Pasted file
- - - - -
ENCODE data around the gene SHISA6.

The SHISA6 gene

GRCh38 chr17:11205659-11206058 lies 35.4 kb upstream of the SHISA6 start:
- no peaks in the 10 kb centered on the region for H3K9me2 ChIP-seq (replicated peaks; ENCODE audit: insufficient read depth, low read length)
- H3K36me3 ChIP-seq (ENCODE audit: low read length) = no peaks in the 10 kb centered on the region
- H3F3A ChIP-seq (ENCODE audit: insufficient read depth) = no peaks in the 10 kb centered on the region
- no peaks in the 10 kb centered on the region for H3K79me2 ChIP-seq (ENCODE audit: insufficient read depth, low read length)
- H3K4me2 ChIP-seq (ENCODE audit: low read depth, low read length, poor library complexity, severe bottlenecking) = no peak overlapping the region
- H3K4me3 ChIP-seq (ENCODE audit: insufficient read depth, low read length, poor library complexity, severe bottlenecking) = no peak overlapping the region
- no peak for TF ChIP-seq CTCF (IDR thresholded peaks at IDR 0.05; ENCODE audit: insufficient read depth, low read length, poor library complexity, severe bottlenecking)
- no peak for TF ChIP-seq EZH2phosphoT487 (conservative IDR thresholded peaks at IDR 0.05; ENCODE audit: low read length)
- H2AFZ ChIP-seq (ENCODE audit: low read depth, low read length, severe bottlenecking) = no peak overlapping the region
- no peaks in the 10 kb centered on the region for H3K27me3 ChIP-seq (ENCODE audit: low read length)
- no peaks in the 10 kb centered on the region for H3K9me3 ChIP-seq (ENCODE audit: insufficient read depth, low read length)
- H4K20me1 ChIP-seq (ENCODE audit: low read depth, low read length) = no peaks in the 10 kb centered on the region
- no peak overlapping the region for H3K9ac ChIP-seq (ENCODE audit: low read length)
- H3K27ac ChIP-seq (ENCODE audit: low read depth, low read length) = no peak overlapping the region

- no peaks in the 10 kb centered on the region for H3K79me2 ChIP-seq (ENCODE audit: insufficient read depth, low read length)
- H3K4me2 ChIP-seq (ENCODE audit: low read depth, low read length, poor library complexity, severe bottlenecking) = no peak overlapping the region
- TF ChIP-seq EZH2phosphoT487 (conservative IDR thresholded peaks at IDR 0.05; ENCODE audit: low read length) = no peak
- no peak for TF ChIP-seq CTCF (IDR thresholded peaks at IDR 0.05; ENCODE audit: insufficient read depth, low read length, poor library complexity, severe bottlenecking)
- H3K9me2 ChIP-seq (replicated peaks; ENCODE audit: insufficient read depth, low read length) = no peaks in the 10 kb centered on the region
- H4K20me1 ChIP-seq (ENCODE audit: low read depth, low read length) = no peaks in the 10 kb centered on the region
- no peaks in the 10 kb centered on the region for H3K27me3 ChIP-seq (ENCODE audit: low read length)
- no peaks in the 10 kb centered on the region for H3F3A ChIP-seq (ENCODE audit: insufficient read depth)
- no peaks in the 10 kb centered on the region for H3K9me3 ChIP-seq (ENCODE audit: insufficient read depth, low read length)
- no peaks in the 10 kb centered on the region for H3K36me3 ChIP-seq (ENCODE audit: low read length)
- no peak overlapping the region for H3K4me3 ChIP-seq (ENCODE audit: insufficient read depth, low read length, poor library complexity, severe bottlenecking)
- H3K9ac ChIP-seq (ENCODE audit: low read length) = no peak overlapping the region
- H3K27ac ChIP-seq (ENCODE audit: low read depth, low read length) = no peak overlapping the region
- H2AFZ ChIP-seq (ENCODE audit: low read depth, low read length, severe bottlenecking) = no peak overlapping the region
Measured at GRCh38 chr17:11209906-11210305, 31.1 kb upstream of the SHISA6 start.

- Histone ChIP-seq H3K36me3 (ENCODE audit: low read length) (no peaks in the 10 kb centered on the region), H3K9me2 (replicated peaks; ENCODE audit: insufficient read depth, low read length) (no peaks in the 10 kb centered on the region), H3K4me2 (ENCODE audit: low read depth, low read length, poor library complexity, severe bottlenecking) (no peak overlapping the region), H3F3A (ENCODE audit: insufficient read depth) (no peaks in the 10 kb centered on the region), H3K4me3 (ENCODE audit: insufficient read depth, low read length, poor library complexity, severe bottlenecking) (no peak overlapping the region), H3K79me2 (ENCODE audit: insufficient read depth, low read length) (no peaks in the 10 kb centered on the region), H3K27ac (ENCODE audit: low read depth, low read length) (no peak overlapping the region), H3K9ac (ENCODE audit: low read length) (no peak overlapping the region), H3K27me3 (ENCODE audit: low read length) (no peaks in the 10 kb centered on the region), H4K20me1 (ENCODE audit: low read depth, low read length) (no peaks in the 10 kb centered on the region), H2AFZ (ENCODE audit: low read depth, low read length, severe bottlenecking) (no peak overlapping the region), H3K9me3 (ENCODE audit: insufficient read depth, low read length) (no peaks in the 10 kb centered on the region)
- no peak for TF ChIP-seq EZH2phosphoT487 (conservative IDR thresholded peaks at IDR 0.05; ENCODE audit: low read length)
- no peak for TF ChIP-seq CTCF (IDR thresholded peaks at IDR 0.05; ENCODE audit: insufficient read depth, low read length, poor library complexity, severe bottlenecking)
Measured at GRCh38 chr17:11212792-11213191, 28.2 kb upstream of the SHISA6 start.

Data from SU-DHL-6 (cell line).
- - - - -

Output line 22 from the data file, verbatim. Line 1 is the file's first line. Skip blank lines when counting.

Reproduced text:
- H3K9me2 ChIP-seq (replicated peaks; ENCODE audit: insufficient read depth, low read length) = no peaks in the 10 kb centered on the region